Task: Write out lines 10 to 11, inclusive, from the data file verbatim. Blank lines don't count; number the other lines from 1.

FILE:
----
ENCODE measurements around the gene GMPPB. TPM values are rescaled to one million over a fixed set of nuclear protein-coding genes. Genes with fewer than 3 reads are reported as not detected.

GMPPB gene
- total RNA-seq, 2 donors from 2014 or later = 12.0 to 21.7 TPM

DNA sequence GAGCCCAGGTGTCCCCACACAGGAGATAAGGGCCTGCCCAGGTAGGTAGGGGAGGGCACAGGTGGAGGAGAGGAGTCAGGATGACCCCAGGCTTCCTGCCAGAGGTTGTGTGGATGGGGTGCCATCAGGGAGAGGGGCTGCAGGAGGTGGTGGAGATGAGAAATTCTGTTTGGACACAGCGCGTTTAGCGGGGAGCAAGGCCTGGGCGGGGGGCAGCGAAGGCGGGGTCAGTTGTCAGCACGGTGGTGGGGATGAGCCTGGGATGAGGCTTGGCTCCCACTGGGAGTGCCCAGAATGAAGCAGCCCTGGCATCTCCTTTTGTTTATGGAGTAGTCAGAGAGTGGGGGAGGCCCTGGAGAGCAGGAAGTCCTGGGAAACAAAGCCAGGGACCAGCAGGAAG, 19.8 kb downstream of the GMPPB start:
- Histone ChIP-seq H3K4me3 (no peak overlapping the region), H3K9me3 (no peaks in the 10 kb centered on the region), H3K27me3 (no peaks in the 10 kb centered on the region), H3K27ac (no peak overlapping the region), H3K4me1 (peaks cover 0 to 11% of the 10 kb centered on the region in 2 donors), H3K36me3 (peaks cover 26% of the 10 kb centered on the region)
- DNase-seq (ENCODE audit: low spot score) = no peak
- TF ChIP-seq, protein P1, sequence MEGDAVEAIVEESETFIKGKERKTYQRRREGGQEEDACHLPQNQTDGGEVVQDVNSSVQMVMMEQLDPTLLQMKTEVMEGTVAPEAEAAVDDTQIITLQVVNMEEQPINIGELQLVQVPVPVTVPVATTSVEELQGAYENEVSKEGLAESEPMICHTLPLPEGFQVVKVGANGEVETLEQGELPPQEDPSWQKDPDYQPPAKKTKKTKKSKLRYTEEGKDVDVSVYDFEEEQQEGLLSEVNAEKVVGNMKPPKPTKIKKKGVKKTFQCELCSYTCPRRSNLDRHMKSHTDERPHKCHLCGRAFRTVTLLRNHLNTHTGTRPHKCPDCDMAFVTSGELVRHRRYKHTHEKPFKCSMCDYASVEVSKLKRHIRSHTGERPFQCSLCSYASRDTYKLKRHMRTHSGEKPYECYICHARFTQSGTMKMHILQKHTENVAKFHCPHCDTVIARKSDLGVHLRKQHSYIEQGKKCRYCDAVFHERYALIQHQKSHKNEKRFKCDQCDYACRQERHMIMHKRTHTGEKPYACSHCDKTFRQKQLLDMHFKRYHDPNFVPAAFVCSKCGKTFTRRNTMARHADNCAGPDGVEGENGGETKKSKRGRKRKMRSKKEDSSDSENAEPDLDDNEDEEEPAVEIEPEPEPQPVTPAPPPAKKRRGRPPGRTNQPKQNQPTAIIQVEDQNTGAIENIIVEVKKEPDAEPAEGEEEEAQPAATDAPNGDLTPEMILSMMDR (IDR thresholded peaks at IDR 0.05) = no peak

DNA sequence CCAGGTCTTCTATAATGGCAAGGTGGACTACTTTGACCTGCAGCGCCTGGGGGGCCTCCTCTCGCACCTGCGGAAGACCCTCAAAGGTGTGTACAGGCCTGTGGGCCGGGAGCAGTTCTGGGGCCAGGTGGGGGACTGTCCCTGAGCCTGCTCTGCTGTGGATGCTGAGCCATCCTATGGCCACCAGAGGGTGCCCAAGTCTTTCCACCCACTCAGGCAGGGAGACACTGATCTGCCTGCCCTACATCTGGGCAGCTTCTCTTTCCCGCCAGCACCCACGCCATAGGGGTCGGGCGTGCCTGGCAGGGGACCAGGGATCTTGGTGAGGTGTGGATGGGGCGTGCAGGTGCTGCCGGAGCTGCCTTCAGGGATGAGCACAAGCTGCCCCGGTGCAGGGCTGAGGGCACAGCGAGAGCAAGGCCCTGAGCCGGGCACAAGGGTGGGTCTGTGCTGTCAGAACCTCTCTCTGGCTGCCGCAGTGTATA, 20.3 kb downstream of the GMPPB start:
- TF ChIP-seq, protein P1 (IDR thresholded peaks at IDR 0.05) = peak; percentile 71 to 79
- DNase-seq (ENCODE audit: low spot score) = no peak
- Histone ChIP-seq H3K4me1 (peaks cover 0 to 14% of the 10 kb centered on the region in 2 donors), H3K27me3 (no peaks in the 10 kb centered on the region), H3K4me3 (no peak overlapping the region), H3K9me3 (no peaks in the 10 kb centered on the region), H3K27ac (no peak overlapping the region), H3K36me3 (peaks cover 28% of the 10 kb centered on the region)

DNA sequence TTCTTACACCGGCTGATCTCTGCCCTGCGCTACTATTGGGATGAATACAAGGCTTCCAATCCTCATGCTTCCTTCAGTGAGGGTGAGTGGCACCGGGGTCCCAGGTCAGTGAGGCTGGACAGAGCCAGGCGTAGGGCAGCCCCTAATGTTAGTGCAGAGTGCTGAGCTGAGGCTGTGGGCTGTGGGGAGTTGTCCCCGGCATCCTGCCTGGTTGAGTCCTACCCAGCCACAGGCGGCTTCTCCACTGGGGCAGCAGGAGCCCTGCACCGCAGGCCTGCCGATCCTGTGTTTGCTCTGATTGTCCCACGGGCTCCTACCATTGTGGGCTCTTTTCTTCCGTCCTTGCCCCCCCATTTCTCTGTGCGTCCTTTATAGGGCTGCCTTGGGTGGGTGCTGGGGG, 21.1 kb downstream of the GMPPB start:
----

- DNase-seq (ENCODE audit: low spot score) = no peak
- Histone ChIP-seq H3K4me1 (peaks cover 0 to 14% of the 10 kb centered on the region in 2 donors), H3K27me3 (no peaks in the 10 kb centered on the region), H3K4me3 (no peak overlapping the region), H3K9me3 (no peaks in the 10 kb centered on the region), H3K27ac (no peak overlapping the region), H3K36me3 (peaks cover 28% of the 10 kb centered on the region)